Inflammatory Bowel Disease: Intestinal Problems (cont.)
Lori Kam, MD
Leslie J. Schoenfield, MD, PhD
Leslie J. Schoenfield, MD, PhD
Dr. Schoenfield served as associate professor of medicine and consultant in gastroenterology on the faculty of the Mayo Clinic for seven years. He became a professor of medicine in residence at UCLA from 1972 to 1999 (now emeritus). He was the director of gastroenterology at Cedars-Sinai Medical Center in Los Angeles for 25 years, where he received the chief resident's teaching award, the president's award, and the pioneer of medicine award.
In this Article
What is inflammatory bowel disease (IBD)?
Ulcerative colitis (UC) and Crohn's disease (CD) are known as the inflammatory bowel diseases (IBD). The precise cause of IBD remains unknown. These diseases are believed to be caused by a combination of genetic and non-genetic, or environmental factors (for example, infections) that interact with the body's immune (defense) system. When the intestinal immune system does not function properly, many white blood cells accumulate in the inner lining (mucosa) of the gut. The white cells then release chemicals that lead to tissue injury (inflammation). This inflammation of the mucosa can cause diarrhea, which is the most common symptom of ulcerative colitis and Crohn's disease, with or without the intestinal complications.
What are the intestinal complications of IBD?
The intestinal complications of IBD occur when the intestinal inflammation is severe, extends beyond the inner lining (mucosa) of the intestines, is widespread, and/or is of long duration (chronic). For example, severe mucosal inflammation can cause ulcers, bleeding, and toxic megacolon (a condition in which the colon widens, or dilates, and loses its ability to properly contract). Inflammation that extends beyond the inner lining and through the intestinal wall is responsible for strictures (scarring that causes narrowing of the intestinal wall) and fistulas (tubular passageways originating from the bowel wall and connecting to other organs or the skin). Strictures, in turn, can lead to bacterial overgrowth of the small intestine (SIBO). If the inflammation of the small bowel is widespread, malabsorption of nutrients can be a complication. Chronic inflammation can also be associated with colon cancer.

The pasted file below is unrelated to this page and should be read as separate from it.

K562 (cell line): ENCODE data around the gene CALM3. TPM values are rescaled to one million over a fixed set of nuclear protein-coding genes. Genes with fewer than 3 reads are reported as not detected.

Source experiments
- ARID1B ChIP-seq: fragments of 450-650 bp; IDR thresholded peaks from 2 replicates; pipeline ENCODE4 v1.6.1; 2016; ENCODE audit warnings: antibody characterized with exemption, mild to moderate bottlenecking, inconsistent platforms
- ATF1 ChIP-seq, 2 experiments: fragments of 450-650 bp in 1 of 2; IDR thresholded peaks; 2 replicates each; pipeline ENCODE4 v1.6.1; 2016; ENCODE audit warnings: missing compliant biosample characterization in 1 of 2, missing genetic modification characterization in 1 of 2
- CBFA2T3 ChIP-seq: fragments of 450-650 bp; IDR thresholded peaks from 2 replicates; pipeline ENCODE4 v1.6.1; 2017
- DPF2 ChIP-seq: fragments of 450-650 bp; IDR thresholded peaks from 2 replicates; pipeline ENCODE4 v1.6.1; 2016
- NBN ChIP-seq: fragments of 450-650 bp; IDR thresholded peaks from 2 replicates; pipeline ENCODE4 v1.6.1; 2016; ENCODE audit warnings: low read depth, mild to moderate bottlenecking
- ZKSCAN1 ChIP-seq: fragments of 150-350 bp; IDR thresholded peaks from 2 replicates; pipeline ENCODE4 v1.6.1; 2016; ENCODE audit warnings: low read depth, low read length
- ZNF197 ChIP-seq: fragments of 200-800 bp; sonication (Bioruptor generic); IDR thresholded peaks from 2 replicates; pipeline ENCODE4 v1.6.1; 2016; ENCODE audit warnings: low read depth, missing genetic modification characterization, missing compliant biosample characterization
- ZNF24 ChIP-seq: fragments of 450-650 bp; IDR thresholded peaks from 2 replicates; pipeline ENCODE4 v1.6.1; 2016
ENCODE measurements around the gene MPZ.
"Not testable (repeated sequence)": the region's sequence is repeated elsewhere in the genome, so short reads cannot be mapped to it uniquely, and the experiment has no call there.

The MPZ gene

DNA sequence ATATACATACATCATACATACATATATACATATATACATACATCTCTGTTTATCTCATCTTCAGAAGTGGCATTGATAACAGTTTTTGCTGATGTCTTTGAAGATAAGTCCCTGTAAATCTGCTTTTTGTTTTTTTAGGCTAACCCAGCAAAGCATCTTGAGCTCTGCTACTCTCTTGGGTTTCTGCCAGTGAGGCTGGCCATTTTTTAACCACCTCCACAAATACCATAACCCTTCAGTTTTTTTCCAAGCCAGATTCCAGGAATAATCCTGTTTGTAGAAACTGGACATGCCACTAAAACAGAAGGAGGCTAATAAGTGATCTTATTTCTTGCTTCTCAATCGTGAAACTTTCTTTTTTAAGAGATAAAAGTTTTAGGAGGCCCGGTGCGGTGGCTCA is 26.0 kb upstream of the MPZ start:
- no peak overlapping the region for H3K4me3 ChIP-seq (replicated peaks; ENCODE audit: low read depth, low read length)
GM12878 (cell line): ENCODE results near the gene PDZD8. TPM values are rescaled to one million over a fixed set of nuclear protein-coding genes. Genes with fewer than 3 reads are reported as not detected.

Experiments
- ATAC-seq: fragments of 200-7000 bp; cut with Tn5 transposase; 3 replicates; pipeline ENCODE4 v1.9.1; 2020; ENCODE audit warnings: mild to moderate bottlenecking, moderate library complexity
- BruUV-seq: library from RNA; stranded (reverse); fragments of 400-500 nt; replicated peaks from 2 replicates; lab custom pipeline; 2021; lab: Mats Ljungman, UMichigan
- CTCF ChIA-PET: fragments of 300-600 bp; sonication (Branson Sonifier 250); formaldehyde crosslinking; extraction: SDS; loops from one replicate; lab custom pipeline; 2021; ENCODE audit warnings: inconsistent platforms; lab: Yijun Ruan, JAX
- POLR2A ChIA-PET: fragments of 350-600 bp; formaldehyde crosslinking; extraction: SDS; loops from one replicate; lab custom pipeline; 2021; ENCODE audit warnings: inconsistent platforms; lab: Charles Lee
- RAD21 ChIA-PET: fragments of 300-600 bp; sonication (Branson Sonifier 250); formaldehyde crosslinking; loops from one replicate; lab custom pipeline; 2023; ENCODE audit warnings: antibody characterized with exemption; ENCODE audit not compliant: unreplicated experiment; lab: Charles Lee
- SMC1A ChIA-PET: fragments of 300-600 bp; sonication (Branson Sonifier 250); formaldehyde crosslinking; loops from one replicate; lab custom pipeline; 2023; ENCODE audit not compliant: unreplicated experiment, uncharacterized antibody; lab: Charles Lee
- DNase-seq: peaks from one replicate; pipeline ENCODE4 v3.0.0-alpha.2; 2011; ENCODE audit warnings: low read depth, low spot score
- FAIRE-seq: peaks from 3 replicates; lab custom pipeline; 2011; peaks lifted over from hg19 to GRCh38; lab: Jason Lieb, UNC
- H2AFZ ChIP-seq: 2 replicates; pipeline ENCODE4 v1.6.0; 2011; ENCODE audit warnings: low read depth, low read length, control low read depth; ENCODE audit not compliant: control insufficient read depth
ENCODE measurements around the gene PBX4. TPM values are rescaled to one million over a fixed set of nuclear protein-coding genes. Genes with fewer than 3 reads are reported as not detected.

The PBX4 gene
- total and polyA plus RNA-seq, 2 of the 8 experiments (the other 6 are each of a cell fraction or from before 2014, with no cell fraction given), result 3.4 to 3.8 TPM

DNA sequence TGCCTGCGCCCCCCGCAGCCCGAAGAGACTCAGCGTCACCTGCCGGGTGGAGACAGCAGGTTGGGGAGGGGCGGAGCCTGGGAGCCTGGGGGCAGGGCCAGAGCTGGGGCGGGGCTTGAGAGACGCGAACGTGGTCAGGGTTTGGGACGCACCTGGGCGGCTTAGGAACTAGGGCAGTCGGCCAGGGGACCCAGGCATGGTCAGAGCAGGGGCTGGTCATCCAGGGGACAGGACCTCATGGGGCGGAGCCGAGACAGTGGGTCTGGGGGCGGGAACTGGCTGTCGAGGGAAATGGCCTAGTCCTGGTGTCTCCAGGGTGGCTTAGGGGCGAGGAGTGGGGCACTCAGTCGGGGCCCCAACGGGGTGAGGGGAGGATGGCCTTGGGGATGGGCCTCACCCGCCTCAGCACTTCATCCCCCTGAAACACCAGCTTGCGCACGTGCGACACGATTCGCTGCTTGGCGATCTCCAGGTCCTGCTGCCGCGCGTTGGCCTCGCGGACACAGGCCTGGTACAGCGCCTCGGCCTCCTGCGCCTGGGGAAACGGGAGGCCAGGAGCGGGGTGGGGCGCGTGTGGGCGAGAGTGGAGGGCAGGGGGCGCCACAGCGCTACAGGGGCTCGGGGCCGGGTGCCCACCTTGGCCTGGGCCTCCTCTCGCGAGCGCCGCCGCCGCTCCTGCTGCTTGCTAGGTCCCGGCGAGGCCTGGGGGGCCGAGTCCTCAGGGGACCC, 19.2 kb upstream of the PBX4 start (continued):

The majority of IBD patients experience periods during which their disease intensifies (flares) or subsides (remissions). Although most patients require medication for IBD, they are able to live normal, productive lives. Some patients, but certainly not all, will develop intestinal complications of IBD. When these complications occur, they should be recognized and usually treated. Some patients with IBD develop complications outside of the intestine (extraintestinal), such as certain kinds of arthritis, skin rashes, eye problems, and liver disease. These extraintestinal complications are discussed in other articles on IBD.
This review will describe the various types of intestinal complications that are associated with IBD, and will also summarize methods for their diagnosis and treatment. Please note that the terms bowel, intestine, and gut are used synonymously. The small bowel, or intestines, includes from top to bottom, the duodenum, jejunum, and ileum. The large bowel is also called the colon.
Medically Reviewed by a Doctor on 1/8/2014
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